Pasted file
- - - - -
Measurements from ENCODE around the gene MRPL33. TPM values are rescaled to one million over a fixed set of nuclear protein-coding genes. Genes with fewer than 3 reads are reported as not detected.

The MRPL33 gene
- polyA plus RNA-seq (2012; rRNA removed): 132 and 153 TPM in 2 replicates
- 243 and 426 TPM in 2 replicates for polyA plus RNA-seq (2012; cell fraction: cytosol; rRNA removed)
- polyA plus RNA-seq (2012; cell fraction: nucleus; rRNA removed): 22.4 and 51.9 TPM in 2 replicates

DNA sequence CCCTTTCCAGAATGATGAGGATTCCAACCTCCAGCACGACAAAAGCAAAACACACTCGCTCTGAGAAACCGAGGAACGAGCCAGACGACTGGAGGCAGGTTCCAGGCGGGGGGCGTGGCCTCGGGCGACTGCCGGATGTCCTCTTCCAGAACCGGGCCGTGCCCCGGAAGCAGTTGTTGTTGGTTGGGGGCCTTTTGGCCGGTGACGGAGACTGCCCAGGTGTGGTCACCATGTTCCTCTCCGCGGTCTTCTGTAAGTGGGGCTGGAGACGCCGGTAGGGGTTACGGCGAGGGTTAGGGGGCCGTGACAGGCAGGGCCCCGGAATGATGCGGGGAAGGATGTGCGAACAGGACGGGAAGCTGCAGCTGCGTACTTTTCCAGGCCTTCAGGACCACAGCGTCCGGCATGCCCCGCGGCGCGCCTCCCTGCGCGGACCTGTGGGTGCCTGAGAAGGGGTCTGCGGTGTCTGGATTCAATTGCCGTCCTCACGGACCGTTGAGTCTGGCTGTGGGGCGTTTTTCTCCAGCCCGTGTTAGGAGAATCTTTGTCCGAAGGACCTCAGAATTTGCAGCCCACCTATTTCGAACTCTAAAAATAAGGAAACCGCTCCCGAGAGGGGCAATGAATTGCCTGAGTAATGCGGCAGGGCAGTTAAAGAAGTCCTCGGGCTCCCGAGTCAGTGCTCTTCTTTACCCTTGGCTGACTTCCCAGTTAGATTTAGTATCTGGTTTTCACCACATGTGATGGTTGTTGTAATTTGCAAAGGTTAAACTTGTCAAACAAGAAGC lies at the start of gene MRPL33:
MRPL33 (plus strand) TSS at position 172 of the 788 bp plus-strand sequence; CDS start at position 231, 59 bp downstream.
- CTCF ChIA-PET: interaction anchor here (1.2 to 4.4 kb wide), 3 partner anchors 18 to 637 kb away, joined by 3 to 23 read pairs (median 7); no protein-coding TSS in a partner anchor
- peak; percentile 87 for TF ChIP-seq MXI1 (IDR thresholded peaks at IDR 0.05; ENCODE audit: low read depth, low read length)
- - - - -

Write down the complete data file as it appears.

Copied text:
Measurements from ENCODE around the gene MRPL33. TPM values are rescaled to one million over a fixed set of nuclear protein-coding genes. Genes with fewer than 3 reads are reported as not detected.

The MRPL33 gene
- polyA plus RNA-seq (2012; rRNA removed): 132 and 153 TPM in 2 replicates
- 243 and 426 TPM in 2 replicates for polyA plus RNA-seq (2012; cell fraction: cytosol; rRNA removed)
- polyA plus RNA-seq (2012; cell fraction: nucleus; rRNA removed): 22.4 and 51.9 TPM in 2 replicates

DNA sequence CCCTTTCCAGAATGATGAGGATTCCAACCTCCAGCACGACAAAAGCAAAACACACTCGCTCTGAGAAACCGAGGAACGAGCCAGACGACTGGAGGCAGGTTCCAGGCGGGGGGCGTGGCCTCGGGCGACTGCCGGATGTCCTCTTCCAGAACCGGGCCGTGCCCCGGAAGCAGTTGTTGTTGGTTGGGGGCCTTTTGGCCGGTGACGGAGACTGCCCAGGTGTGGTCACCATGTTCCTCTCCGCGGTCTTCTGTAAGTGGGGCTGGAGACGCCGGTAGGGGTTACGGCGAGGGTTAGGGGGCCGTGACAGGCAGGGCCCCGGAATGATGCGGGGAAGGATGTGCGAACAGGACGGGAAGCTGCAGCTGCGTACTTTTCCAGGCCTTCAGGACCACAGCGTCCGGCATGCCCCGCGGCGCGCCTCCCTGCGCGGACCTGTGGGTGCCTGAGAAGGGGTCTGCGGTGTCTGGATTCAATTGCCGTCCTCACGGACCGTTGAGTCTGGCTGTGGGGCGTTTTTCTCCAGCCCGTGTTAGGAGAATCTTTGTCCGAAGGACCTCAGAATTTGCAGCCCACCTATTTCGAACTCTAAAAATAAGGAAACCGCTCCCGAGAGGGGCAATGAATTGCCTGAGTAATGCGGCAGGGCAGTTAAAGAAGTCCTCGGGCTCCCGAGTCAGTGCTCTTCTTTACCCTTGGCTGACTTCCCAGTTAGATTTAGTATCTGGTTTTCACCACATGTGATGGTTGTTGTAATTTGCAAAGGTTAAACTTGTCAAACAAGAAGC lies at the start of gene MRPL33:
MRPL33 (plus strand) TSS at position 172 of the 788 bp plus-strand sequence; CDS start at position 231, 59 bp downstream.
- CTCF ChIA-PET: interaction anchor here (1.2 to 4.4 kb wide), 3 partner anchors 18 to 637 kb away, joined by 3 to 23 read pairs (median 7); no protein-coding TSS in a partner anchor
- peak; percentile 87 for TF ChIP-seq MXI1 (IDR thresholded peaks at IDR 0.05; ENCODE audit: low read depth, low read length)